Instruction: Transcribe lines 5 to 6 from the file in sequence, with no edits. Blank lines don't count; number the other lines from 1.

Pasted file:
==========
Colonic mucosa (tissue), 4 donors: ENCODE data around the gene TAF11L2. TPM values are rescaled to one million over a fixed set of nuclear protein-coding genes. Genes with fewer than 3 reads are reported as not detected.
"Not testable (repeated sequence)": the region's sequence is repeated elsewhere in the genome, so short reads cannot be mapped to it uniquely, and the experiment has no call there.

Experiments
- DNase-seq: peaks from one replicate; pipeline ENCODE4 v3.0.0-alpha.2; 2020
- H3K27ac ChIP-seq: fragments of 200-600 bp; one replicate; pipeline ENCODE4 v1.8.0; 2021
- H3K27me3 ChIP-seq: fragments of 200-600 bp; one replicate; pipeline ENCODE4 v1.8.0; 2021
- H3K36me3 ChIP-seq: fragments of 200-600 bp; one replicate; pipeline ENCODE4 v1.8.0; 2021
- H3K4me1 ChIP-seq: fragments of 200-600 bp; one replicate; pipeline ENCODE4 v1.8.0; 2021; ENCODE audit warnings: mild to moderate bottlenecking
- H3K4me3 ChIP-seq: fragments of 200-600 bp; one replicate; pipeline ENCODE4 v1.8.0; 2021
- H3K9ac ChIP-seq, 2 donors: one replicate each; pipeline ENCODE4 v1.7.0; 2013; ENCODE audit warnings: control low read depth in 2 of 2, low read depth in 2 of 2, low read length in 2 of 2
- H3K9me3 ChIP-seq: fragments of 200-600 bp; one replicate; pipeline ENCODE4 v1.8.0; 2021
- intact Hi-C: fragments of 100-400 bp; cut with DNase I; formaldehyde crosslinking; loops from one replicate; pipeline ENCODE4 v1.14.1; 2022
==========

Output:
- H3K27ac ChIP-seq: fragments of 200-600 bp; one replicate; pipeline ENCODE4 v1.8.0; 2021
- H3K27me3 ChIP-seq: fragments of 200-600 bp; one replicate; pipeline ENCODE4 v1.8.0; 2021